What is a Lottery?

Lottery is an arrangement in which prizes are allocated to participants by a process that depends on chance. Prizes may be of various types, including money, goods, services, real estate, or even a car. Lotteries can take a variety of forms, from those used to determine who gets units in a subsidized housing block to kindergarten placements in a public school. Among the most well-known are those that dish out large cash prizes to winning ticket holders.

Lotteries have a long history, dating to ancient times. The biblical Book of Numbers tells of Moses’s assignment of land by lottery, and the practice was common in China during the Han dynasty (205 to 187 BC) and in ancient Rome, where wealthy Roman emperors gave away property and slaves during Saturnalian feasts and other entertainments.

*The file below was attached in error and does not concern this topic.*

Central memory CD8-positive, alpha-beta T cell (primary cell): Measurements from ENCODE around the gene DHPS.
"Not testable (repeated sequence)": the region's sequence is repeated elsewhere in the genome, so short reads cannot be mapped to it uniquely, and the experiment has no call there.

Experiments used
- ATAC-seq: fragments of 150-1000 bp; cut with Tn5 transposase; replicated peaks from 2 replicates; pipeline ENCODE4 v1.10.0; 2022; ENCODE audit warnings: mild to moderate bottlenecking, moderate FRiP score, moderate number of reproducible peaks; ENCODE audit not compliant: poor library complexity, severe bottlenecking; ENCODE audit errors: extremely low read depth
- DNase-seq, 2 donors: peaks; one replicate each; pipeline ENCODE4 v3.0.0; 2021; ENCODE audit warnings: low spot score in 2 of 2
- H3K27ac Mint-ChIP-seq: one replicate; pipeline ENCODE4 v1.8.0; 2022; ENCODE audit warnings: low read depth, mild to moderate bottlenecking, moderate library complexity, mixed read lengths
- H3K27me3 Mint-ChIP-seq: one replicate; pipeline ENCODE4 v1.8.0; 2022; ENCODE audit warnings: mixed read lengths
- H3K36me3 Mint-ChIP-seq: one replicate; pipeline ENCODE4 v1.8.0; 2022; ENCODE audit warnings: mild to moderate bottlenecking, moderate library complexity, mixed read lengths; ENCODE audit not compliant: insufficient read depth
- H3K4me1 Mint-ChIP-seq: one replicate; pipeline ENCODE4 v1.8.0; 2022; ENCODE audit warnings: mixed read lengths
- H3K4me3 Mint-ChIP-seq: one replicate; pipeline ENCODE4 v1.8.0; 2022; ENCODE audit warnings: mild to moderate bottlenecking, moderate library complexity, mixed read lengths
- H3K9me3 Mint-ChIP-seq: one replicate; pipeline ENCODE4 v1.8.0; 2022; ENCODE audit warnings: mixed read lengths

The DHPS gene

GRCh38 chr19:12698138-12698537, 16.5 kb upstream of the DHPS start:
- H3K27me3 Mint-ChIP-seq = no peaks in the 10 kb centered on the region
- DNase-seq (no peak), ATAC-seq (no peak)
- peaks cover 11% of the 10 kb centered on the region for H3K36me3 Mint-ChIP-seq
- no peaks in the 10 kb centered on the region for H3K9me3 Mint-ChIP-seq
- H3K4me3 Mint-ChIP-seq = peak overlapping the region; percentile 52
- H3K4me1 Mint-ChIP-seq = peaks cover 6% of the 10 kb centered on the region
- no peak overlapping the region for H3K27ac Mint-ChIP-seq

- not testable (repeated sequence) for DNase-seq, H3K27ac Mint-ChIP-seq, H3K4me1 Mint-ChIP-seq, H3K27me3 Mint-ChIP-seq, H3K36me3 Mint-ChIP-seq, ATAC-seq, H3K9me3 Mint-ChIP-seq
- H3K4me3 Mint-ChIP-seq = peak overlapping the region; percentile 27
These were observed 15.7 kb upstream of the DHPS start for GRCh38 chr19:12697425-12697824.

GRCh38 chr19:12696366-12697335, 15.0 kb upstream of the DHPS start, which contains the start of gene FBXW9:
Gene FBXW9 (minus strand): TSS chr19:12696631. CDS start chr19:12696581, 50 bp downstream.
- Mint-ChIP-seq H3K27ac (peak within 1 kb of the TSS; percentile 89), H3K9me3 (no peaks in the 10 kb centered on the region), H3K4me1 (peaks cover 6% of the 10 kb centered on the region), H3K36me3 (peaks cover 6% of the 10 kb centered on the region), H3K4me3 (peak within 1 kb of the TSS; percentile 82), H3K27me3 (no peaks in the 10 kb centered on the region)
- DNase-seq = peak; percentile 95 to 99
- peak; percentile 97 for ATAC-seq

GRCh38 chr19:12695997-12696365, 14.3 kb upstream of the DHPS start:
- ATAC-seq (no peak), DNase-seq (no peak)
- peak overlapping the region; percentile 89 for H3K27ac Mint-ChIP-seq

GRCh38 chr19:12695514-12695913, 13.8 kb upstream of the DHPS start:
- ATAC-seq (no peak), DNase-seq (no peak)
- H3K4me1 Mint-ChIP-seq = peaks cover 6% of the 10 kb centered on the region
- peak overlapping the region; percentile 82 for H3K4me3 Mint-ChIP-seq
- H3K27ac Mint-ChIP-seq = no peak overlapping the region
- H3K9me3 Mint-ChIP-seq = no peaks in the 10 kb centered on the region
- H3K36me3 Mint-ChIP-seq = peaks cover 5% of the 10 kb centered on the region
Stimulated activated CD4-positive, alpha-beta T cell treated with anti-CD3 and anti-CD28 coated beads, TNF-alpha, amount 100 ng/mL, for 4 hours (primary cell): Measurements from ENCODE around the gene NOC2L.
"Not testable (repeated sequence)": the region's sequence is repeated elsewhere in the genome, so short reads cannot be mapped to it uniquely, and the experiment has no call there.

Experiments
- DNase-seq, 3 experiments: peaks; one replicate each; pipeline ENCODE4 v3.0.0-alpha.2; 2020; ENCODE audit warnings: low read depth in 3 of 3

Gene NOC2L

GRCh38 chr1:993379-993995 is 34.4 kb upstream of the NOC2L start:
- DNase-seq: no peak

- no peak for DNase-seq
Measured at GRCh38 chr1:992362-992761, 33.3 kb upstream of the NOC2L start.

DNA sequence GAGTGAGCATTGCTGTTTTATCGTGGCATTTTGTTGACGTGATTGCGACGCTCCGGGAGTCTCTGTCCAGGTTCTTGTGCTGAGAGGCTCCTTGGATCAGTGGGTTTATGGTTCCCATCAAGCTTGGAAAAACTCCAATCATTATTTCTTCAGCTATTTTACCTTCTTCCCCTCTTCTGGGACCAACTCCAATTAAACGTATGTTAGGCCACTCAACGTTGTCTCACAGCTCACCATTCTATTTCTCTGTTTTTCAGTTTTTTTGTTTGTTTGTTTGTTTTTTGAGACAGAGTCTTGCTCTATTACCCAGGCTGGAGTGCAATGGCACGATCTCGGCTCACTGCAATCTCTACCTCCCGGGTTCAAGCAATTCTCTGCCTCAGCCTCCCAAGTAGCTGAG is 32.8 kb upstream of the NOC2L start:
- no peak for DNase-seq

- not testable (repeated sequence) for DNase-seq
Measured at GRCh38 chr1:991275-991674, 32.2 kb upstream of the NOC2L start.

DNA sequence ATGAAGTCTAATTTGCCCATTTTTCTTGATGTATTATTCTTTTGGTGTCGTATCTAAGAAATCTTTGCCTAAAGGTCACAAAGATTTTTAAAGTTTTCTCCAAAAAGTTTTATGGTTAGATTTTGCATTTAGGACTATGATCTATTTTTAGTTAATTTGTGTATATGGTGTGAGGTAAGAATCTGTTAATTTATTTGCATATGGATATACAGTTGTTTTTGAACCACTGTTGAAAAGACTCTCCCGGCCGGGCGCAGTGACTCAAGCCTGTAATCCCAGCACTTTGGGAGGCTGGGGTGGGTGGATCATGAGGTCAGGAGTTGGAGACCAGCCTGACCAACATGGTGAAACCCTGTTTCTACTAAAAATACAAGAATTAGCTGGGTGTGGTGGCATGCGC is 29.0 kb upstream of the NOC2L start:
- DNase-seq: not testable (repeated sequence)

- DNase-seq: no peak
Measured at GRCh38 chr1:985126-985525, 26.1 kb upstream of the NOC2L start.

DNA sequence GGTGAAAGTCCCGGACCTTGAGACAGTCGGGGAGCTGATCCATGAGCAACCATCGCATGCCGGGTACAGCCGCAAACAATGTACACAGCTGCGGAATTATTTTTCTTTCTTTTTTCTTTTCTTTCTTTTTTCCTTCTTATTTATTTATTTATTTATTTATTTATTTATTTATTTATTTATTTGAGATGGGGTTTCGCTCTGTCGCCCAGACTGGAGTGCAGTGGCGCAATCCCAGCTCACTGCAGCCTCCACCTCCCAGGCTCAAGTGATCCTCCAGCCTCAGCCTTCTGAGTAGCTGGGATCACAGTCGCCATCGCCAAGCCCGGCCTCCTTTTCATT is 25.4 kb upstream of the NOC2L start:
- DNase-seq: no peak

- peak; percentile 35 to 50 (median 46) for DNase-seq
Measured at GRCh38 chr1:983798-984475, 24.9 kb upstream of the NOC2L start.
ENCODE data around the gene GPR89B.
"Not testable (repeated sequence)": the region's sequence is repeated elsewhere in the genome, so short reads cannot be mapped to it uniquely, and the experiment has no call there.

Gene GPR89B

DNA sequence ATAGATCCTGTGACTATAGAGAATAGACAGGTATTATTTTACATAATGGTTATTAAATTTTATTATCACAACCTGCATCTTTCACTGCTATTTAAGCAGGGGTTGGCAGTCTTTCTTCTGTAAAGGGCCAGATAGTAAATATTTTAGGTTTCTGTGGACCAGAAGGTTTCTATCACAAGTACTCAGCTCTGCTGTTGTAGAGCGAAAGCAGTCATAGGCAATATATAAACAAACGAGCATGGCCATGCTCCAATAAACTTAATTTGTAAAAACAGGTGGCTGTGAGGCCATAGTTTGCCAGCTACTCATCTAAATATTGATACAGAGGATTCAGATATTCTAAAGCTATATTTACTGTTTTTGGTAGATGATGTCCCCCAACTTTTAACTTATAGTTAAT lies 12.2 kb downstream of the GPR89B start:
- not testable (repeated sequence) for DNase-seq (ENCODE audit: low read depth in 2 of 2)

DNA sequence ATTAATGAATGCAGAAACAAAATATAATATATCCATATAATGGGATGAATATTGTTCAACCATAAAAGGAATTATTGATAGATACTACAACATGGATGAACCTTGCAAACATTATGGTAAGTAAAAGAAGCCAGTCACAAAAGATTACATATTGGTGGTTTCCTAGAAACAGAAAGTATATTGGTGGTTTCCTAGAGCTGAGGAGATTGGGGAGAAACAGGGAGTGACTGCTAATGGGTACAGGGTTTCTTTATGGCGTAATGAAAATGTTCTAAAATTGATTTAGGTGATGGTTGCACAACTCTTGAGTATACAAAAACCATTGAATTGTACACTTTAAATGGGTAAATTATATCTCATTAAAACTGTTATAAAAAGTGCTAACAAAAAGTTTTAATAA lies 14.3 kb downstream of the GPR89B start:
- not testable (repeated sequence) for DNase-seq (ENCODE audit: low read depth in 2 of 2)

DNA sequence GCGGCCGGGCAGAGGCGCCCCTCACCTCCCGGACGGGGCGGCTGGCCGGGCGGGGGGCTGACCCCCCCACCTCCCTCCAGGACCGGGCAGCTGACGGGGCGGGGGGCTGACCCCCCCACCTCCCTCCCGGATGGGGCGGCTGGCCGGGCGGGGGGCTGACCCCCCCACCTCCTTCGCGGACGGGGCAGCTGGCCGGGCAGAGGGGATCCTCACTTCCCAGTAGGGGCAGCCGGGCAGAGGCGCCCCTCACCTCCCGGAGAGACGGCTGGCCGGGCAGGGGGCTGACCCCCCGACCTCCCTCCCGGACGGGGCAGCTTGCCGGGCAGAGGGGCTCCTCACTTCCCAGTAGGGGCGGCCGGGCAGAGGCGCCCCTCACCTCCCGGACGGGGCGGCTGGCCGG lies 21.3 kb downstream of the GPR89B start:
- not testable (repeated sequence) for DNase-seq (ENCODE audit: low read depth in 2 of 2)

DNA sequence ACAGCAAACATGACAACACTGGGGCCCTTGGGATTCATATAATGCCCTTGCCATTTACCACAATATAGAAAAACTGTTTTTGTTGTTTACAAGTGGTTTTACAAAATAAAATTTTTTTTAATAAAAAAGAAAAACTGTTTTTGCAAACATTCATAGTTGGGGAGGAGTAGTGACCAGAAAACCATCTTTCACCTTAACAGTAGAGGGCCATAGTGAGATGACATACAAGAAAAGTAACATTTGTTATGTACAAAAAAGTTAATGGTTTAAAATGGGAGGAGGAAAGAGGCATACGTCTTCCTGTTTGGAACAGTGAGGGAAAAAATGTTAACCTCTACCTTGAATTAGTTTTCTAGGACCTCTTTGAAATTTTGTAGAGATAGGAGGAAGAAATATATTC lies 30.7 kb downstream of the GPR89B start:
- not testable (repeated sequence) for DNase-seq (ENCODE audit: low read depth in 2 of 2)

People who participate in lotteries buy tickets for a fee, then the numbers are drawn at random by machines or by human beings. Those with matching numbers win prizes, such as cash or goods. The earliest known lottery-like arrangement was a piece of wood with symbols on it, passed around during a Saturnalian dinner party in ancient Rome. Guests could win prizes that included fine dinnerware and other desirable items.

During the 17th century, lotteries became quite popular in Europe and England, where they were viewed as painless forms of taxation. Lotteries were used to raise money for a variety of projects, including the building of the British Museum and many of the American colonies’ colleges—Harvard, Dartmouth, Yale, King’s College (now Columbia), William and Mary, and Union—among others.